COLUMBIA, SC (WIS) - Nurse practitioners and doctors in South Carolina are praising a soon-to-be law for gr anting more access to healthcare for patients in rural communities.
It would allow for fewer emergency room visits and it would get prescriptions to people sooner. The bill, S.345, expands the scope of what nurse practitioners are able to do without direct approval from their supervising physicians; it means they will be able to write more prescriptions without the supervisor sign-off, and also that clinics can open beyond the 45-mile limit from the supervisor currently written in the law.
Until this bill officially passes, De Anna Cox feels state government prevents her from providing the best care possible to her patients at the Carolina Family Practice in Columbia. Nurse practitioners like Cox treat illnesses from sinus infections to hypertension and can write some prescriptions without a supervising doctor's approval, but not all.
"I've had a patient that needed a wheelchair, and so had to wait," Cox, APRN, FNP-BC, explains, "it takes a little explaining to them it's just the way the law is."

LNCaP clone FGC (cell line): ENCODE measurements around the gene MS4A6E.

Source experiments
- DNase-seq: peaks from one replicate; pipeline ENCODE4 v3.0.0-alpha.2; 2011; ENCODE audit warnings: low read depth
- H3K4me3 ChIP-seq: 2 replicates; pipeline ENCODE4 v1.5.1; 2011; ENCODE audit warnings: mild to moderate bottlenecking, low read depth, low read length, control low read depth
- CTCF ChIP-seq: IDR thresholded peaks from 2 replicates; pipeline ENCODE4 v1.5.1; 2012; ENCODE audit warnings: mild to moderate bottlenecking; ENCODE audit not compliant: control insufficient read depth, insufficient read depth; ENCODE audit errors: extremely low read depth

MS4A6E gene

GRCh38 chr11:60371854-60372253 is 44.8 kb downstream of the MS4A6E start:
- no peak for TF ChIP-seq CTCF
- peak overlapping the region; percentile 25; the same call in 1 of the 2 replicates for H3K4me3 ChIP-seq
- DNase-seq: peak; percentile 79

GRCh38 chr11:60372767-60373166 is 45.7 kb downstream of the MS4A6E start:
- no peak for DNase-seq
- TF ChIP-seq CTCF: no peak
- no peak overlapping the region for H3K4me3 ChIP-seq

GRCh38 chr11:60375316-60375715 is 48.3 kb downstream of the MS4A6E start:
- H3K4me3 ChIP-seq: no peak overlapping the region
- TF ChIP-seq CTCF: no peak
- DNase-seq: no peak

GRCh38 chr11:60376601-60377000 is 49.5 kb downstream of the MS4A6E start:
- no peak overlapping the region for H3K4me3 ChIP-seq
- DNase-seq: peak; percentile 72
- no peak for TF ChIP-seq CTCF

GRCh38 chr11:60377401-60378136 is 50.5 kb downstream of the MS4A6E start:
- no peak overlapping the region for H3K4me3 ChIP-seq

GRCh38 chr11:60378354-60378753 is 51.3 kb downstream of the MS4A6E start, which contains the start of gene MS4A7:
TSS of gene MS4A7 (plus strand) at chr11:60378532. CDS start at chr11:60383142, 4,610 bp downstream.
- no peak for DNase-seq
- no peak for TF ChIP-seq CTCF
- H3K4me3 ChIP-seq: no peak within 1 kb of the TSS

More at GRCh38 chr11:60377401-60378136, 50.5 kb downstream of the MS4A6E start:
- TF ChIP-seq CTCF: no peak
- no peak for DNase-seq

Handicap placards and diabetic shoes also make the list of things nurse practitioners cannot write prescriptions for without the physician's sign-off. Some medications are also on the list of things that can get tied-up waiting for approval, like Ritalin for ADHD, and certain painkillers for things like kidney stones.
"The inconvenience to the patient is, they may need to come back or wait until we mail them what they need," adds Toriah Caldwell, APRN, FNP-BC.
But that's soon to change, as a bill is signed into law.
"This bill keeps the physician at the head of the healthcare team but that offers the best quality care, the best outcome, the patient safety, but now hopefully our reach through the nurse practitioners will go into our rural areas and beyond," March Seabrook, MD, says.
Dr. Seabrook is the President of the South Carolina Medical Association. Doctors will have a written plan between them and those they supervise, to give those nurse practitioners more freedoms.
Once the governor signs this bill, it goes into effect on July 1.